With PNPM, a single global store is created as a hidden file (.pnpm-store) that contains the actual downloaded dependency. Whenever a package is added to a project, symlinks are generated inside of a single .pnpm folder that point to those dependencies in the global store, saving disk space. The node_modules folder is still there, but the symlinks within the .pnpm folder act as a “virtual store”, so that the actual dependencies can be used from a single centralized location elsewhere rather than redundantly storing package files in multiple projects.
This nested dependency structure also makes for a faster installation experience, as package files that are already installed on disk are not installed again, unlike with Yarn and NPM. Developers who work with a wide variety of new packages will obviously still encounter wait times, but those who use the same packages over and over again will notice the improved speed. For example, creating a new [React](https:/
The primary downside of PNPM is that some older packages simply may not work with the nested dependency structure. If you work with a lot of legacy code, this could be an issue that necessitates sticking with NPM, which is always backwards-compatible.
The original package manager for Node is simply titled NPM, for Node Package Manager and was first released in 2010. Over the years, NPM has consistently been updated with security features as well as faster performance improvements than earlier versions. Starting with version 6.0, NPM conducts an audit for security and dependency conflicts, as well as generating a .package-lock.json file to guarantee or “lock” the dependencies to the installed versions. This lock file makes sure that exact version numbers are used in the node_modules folder, so that multiple developers working on the same project are all using the same packages and dependencies, thereby avoiding conflicts and chaos.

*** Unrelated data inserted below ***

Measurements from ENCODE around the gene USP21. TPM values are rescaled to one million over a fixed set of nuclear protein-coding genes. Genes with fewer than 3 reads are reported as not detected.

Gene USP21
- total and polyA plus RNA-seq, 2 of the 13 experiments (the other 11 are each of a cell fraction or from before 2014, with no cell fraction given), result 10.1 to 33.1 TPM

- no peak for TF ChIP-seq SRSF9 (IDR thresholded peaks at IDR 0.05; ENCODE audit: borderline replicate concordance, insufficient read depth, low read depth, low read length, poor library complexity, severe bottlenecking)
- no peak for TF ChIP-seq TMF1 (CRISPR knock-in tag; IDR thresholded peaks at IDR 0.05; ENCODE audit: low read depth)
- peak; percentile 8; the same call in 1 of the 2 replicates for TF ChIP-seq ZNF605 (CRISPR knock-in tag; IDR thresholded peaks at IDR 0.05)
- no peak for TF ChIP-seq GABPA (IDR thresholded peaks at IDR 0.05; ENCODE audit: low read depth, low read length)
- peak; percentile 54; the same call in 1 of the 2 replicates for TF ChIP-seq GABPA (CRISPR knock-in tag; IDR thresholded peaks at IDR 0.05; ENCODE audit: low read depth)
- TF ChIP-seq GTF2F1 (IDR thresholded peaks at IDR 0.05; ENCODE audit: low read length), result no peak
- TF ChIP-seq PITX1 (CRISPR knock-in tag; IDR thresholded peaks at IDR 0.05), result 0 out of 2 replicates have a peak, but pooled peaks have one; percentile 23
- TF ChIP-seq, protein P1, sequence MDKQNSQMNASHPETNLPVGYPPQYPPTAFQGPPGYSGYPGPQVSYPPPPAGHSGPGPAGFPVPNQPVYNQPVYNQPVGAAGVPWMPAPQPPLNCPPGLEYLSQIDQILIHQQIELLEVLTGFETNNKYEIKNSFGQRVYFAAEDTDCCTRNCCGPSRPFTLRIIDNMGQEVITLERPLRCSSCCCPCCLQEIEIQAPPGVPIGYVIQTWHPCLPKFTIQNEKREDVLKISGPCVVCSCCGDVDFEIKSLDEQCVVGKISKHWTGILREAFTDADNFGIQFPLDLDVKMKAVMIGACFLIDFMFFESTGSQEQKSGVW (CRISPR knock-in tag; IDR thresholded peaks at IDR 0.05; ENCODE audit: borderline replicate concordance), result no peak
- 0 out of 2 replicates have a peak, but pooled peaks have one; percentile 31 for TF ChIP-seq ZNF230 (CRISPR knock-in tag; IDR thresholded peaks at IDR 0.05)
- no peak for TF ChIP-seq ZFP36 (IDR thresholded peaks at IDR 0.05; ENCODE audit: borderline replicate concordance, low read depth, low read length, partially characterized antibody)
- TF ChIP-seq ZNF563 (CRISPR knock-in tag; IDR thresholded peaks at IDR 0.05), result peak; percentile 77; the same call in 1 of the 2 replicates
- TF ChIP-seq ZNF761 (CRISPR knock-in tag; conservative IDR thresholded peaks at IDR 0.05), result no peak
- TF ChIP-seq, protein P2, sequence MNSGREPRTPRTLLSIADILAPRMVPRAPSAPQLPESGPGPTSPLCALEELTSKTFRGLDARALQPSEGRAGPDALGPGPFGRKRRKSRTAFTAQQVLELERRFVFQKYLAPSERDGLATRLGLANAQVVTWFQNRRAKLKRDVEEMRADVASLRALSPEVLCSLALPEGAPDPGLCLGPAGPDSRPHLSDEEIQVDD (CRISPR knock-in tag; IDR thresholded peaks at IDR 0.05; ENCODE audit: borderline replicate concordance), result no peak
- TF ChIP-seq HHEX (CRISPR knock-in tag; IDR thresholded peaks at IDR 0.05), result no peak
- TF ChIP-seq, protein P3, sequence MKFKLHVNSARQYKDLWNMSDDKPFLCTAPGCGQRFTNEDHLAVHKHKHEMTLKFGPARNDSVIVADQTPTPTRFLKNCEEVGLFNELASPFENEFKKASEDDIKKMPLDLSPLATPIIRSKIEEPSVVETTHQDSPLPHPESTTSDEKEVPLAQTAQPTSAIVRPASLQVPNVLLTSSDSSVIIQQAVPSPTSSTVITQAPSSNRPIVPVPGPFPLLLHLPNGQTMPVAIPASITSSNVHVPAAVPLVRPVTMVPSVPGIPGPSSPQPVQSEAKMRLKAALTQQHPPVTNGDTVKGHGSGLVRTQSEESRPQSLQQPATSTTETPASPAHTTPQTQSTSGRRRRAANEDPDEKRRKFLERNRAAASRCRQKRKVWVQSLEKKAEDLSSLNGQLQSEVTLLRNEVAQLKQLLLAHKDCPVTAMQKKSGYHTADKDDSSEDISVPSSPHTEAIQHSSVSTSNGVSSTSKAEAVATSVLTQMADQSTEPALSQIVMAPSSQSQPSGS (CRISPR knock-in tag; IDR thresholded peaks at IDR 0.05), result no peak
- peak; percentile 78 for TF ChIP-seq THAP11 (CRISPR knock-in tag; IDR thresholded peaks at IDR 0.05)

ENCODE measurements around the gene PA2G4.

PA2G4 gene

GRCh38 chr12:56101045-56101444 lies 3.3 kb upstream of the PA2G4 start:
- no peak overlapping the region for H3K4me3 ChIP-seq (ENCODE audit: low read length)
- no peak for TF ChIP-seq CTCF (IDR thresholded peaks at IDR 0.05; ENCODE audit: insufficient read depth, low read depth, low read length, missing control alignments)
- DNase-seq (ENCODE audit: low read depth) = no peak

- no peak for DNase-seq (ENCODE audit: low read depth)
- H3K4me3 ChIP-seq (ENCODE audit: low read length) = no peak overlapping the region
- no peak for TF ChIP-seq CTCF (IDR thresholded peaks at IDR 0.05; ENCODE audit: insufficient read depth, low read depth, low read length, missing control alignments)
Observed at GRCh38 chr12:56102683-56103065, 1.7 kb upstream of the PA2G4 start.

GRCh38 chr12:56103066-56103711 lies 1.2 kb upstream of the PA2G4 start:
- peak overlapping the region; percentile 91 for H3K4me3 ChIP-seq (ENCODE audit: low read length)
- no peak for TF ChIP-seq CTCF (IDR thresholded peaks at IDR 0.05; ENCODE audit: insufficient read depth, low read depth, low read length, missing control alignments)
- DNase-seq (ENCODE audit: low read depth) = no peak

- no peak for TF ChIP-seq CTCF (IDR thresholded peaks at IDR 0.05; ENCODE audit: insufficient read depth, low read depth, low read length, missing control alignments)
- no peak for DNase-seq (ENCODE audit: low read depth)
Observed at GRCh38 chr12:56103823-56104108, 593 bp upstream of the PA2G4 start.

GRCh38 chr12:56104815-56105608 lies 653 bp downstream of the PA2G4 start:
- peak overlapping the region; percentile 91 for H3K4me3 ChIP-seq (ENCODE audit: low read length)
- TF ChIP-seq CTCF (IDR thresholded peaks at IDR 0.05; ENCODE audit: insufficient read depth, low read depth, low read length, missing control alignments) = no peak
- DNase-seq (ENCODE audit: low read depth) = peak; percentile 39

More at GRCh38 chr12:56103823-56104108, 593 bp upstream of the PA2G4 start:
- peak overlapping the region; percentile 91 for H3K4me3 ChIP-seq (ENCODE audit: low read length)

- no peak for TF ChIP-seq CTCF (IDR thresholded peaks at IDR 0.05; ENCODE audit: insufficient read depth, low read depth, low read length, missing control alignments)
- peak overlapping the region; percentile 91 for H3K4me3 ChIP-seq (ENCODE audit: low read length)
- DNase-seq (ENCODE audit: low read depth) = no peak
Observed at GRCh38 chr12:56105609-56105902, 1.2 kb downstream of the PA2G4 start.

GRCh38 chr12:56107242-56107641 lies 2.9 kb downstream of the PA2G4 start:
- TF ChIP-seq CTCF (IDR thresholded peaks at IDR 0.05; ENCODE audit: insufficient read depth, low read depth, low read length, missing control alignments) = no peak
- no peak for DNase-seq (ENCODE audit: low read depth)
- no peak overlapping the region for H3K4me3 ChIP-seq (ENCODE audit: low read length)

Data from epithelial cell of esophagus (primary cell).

NPM installs dependencies sequentially, so if you are downloading large packages (such as React) you will likely have time to eat a doughnut or drink your juicebox while they download and install. However, with most packages the sequential installation process is pretty quick in newer versions of NPM compared to a few years ago. Again, speed is relative to the situation, so there is no one-size-fits-all answer.